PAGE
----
For more on Angela Corey’s impact on Jacksonville: Check out Timeline

For more on Jacksonville PMA #BlackWomen’sLivesMatter: Click here

Southern People’s Initiative

Principles of Unity

Southern Movement Assembly Principles of Unity

The principles that connect the members of the Southern Movement Assembly reflect many years of organizational partnerships and a synthesis of ideas based in collective practice and historical example. The principles serve to name who we are, what we believe, and our purpose for working together to regenerate and advance the Southern Freedom Movement in the 21st Century. Affirming these principles affirms the foundational belief that we are stronger together, and we do not want to do this alone. To work and be together is a political decision; we are not doing it for either comfort or practicality. These principles will be evaluated & evolved periodically.

  1. We believe remembering and regenerating our movement history is critical. We recognize the long-term legacies and the most recent work that led to this moment.

  2. We value and practice transparency. We strive to distinguish between perception and reality.

  3. We respect and support locally-based leadership. Place & space matter, and we recognize the unique histories of the South and local sites.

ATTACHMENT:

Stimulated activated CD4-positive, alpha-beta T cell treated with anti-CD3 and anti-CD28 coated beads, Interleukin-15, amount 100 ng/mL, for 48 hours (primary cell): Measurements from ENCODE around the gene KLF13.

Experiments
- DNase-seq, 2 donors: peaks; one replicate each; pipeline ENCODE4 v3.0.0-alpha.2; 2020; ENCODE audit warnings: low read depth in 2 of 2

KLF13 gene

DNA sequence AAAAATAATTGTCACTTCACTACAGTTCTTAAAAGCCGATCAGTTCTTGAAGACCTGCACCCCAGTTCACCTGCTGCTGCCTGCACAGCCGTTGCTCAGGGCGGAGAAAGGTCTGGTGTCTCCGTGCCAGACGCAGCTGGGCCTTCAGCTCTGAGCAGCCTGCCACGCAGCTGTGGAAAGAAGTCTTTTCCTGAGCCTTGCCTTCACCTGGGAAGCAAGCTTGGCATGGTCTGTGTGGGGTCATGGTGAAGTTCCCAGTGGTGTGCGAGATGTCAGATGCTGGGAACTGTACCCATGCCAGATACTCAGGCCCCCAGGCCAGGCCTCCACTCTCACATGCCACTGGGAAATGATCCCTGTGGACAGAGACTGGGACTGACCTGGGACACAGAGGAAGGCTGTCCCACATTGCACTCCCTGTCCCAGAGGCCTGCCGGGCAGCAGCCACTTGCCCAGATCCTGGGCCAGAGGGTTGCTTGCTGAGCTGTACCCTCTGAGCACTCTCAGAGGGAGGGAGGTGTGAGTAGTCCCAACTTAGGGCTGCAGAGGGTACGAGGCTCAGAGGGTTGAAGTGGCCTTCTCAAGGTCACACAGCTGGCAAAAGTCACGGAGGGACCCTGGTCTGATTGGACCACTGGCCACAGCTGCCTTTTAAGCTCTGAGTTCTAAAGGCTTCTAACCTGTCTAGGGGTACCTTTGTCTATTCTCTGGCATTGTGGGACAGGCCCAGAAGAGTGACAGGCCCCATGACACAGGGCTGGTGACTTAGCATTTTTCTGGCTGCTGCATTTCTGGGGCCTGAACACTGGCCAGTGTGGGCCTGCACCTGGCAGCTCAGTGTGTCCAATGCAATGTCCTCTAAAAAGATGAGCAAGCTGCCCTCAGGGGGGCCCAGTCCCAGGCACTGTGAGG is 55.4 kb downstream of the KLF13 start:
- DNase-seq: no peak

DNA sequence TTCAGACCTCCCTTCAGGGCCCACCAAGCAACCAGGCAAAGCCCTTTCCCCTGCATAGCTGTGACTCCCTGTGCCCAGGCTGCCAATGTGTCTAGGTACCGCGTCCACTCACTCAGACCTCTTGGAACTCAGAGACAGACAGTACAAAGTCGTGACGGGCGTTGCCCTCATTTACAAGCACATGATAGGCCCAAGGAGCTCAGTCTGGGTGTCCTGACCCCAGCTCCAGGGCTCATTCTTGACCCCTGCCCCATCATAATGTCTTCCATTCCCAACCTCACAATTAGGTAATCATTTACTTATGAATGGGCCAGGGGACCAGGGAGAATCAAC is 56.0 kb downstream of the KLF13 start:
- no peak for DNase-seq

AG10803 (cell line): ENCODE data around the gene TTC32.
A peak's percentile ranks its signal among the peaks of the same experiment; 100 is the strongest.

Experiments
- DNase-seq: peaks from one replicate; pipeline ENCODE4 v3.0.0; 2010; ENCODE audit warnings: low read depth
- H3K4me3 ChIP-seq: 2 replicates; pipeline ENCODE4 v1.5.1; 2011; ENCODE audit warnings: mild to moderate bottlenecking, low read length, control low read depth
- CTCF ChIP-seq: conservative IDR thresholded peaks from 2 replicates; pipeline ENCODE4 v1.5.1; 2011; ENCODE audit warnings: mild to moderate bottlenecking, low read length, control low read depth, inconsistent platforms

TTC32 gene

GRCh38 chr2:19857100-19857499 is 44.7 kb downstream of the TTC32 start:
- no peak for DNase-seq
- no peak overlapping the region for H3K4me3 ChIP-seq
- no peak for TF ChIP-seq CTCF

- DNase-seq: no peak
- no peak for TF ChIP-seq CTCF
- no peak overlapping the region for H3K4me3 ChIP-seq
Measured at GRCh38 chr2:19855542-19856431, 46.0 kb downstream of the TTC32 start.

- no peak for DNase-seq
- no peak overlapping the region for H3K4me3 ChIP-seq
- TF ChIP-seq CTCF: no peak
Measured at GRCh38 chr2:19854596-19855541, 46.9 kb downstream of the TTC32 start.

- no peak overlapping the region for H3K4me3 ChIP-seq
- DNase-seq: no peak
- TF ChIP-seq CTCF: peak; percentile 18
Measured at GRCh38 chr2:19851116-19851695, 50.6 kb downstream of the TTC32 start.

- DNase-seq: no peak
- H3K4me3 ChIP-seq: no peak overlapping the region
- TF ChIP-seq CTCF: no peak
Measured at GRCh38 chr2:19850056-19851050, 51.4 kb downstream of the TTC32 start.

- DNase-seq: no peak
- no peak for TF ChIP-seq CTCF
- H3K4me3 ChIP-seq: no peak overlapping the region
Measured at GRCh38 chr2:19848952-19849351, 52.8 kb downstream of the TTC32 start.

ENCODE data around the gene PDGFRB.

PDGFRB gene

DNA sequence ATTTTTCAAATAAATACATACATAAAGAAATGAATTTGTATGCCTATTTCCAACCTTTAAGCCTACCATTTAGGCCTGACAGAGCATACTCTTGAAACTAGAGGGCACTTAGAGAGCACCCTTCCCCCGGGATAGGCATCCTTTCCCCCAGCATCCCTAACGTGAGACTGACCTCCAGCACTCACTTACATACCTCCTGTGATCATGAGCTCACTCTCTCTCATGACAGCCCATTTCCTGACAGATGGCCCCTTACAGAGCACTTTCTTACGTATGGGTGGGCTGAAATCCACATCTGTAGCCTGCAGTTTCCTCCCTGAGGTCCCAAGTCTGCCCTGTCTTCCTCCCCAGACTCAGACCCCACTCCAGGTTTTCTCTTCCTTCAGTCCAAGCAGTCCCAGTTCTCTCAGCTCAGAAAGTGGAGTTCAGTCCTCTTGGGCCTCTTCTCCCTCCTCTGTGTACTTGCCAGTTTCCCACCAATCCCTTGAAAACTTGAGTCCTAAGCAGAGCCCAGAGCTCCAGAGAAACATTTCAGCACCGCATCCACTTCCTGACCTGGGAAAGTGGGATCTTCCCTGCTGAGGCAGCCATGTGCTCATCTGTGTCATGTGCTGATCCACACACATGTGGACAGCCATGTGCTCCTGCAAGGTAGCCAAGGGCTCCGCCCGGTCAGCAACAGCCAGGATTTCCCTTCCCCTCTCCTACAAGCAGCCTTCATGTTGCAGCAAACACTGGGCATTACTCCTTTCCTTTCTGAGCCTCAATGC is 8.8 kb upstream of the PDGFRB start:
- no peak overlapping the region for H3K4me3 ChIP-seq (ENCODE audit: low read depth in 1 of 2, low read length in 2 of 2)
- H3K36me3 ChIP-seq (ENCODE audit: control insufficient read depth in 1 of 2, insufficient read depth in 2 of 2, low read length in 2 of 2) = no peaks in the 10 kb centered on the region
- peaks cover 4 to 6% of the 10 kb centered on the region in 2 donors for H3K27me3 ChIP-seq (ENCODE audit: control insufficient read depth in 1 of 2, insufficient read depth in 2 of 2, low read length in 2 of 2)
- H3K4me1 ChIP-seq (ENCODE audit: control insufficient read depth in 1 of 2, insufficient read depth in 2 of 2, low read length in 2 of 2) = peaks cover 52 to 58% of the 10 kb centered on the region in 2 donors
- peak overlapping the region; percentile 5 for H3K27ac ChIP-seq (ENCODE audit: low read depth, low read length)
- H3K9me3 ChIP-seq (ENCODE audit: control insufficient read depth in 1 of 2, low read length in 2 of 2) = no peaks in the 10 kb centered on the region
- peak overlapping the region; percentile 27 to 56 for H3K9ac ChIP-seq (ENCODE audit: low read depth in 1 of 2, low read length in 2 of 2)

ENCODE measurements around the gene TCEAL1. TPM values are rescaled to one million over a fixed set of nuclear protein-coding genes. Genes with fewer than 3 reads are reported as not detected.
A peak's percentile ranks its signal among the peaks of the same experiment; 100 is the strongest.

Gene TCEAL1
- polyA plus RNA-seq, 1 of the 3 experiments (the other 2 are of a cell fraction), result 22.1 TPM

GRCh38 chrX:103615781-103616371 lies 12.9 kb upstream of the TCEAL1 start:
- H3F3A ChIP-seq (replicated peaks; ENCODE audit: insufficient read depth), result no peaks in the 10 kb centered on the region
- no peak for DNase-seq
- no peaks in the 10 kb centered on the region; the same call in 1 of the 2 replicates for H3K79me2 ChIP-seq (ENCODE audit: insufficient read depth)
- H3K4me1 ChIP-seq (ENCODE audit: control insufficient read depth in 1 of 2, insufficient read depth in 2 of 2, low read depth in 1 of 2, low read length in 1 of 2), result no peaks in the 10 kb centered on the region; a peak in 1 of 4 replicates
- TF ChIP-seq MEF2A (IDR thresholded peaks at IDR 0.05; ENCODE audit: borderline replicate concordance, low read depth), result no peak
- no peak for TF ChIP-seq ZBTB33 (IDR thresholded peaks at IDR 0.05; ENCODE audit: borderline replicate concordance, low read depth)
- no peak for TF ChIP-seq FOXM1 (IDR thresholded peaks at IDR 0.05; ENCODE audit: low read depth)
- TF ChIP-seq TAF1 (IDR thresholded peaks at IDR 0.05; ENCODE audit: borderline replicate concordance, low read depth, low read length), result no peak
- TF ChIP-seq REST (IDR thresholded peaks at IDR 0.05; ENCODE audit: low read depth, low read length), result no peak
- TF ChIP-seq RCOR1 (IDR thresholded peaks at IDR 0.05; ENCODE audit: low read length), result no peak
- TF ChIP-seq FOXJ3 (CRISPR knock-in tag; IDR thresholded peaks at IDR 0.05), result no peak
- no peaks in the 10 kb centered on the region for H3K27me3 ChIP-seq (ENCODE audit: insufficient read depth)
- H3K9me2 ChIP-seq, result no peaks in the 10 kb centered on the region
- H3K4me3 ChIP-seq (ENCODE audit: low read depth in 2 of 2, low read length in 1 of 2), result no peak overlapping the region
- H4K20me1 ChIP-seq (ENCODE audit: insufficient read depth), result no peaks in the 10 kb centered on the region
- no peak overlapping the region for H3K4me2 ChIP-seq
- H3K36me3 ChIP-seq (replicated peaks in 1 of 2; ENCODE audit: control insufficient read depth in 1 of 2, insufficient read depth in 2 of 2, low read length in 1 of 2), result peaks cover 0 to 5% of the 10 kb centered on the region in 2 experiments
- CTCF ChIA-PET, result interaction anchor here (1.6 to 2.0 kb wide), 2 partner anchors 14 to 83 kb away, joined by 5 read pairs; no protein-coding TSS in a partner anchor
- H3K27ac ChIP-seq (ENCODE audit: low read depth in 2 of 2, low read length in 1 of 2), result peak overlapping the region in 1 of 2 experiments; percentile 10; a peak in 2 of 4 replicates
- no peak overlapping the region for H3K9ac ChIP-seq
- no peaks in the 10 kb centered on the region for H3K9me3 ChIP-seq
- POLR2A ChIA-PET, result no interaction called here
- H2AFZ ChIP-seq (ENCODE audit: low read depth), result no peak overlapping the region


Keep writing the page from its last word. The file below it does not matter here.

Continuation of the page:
4. We create spaces to assemble so that people can voice our truths and bring our whole selves. We stand against criminalizing our people in any way.

  5. We recognize and respect the self-determination of each organization and strive to engage in principled dialogue when disagreement or conflict is a barrier to collective action.

  6. We believe political direction is determined by big picture analysis grounded in struggle to dismantle white supremacy, economic exploitation, and colonialism while simultaneously building decolonization processes for liberation of all people.

  7. We believe no one should be excluded from any form of governance that makes decisions about their lives.

  8. We believe in and respect the diversity of tactics and strategies as we are working for liberation. We believe there are many ways to do this work. We respect the different organizing choices and traditions of our member organizations.

  9. We recognize and value the skills, contributions, and resources that each community, individual and organization brings and will prioritize Collective Accessibility in how and where we assemble and share information. We commit to maximizing those contributions for our collective goals.

  10. We will defend the ground we have gained through struggle, and we will create and practice new forms of participation and governance that include and serve all of us.